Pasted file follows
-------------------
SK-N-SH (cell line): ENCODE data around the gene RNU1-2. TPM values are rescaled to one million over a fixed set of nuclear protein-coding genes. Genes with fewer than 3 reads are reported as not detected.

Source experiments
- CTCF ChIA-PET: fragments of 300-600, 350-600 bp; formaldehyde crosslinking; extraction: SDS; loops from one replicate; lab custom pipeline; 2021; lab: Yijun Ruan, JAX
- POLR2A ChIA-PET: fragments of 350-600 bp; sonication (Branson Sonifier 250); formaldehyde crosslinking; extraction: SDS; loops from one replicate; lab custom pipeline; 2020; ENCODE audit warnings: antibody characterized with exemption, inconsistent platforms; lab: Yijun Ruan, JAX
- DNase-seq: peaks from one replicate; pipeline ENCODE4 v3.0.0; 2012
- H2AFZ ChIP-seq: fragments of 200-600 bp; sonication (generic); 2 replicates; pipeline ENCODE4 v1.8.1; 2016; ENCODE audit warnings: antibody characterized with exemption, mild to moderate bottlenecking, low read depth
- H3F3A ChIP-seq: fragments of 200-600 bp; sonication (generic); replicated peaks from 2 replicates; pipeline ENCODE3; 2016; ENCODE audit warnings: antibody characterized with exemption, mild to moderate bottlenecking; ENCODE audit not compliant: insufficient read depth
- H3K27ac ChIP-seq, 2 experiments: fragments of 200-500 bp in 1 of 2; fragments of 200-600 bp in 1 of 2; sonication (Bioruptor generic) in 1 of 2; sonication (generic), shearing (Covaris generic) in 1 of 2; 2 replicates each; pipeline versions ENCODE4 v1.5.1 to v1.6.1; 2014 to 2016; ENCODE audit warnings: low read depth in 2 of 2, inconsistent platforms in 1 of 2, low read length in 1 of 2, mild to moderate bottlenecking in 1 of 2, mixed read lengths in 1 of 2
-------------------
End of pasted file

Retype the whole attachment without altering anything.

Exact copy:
SK-N-SH (cell line): ENCODE data around the gene RNU1-2. TPM values are rescaled to one million over a fixed set of nuclear protein-coding genes. Genes with fewer than 3 reads are reported as not detected.

Source experiments
- CTCF ChIA-PET: fragments of 300-600, 350-600 bp; formaldehyde crosslinking; extraction: SDS; loops from one replicate; lab custom pipeline; 2021; lab: Yijun Ruan, JAX
- POLR2A ChIA-PET: fragments of 350-600 bp; sonication (Branson Sonifier 250); formaldehyde crosslinking; extraction: SDS; loops from one replicate; lab custom pipeline; 2020; ENCODE audit warnings: antibody characterized with exemption, inconsistent platforms; lab: Yijun Ruan, JAX
- DNase-seq: peaks from one replicate; pipeline ENCODE4 v3.0.0; 2012
- H2AFZ ChIP-seq: fragments of 200-600 bp; sonication (generic); 2 replicates; pipeline ENCODE4 v1.8.1; 2016; ENCODE audit warnings: antibody characterized with exemption, mild to moderate bottlenecking, low read depth
- H3F3A ChIP-seq: fragments of 200-600 bp; sonication (generic); replicated peaks from 2 replicates; pipeline ENCODE3; 2016; ENCODE audit warnings: antibody characterized with exemption, mild to moderate bottlenecking; ENCODE audit not compliant: insufficient read depth
- H3K27ac ChIP-seq, 2 experiments: fragments of 200-500 bp in 1 of 2; fragments of 200-600 bp in 1 of 2; sonication (Bioruptor generic) in 1 of 2; sonication (generic), shearing (Covaris generic) in 1 of 2; 2 replicates each; pipeline versions ENCODE4 v1.5.1 to v1.6.1; 2014 to 2016; ENCODE audit warnings: low read depth in 2 of 2, inconsistent platforms in 1 of 2, low read length in 1 of 2, mild to moderate bottlenecking in 1 of 2, mixed read lengths in 1 of 2